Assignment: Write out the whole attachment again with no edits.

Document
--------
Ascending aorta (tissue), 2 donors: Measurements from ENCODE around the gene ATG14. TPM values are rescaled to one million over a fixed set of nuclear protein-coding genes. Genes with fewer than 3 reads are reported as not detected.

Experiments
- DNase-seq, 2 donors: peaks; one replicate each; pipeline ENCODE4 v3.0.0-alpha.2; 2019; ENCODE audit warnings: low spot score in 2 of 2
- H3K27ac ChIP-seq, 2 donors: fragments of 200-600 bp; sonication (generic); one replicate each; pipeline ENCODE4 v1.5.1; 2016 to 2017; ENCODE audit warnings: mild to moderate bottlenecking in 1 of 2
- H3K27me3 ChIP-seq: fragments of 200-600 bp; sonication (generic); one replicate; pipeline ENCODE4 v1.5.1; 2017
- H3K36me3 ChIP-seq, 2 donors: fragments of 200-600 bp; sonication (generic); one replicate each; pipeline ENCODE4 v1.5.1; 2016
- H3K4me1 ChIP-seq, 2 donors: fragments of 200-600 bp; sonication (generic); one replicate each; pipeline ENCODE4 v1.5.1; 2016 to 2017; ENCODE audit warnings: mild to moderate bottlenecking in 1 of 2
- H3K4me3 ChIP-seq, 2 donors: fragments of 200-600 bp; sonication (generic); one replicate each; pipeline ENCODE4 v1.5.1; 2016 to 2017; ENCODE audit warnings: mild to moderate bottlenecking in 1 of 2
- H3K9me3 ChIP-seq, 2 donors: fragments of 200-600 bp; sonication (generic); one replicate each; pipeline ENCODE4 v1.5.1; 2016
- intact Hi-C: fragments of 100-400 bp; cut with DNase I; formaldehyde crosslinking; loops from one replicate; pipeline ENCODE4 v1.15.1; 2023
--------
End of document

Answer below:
Ascending aorta (tissue), 2 donors: Measurements from ENCODE around the gene ATG14. TPM values are rescaled to one million over a fixed set of nuclear protein-coding genes. Genes with fewer than 3 reads are reported as not detected.

Experiments
- DNase-seq, 2 donors: peaks; one replicate each; pipeline ENCODE4 v3.0.0-alpha.2; 2019; ENCODE audit warnings: low spot score in 2 of 2
- H3K27ac ChIP-seq, 2 donors: fragments of 200-600 bp; sonication (generic); one replicate each; pipeline ENCODE4 v1.5.1; 2016 to 2017; ENCODE audit warnings: mild to moderate bottlenecking in 1 of 2
- H3K27me3 ChIP-seq: fragments of 200-600 bp; sonication (generic); one replicate; pipeline ENCODE4 v1.5.1; 2017
- H3K36me3 ChIP-seq, 2 donors: fragments of 200-600 bp; sonication (generic); one replicate each; pipeline ENCODE4 v1.5.1; 2016
- H3K4me1 ChIP-seq, 2 donors: fragments of 200-600 bp; sonication (generic); one replicate each; pipeline ENCODE4 v1.5.1; 2016 to 2017; ENCODE audit warnings: mild to moderate bottlenecking in 1 of 2
- H3K4me3 ChIP-seq, 2 donors: fragments of 200-600 bp; sonication (generic); one replicate each; pipeline ENCODE4 v1.5.1; 2016 to 2017; ENCODE audit warnings: mild to moderate bottlenecking in 1 of 2
- H3K9me3 ChIP-seq, 2 donors: fragments of 200-600 bp; sonication (generic); one replicate each; pipeline ENCODE4 v1.5.1; 2016
- intact Hi-C: fragments of 100-400 bp; cut with DNase I; formaldehyde crosslinking; loops from one replicate; pipeline ENCODE4 v1.15.1; 2023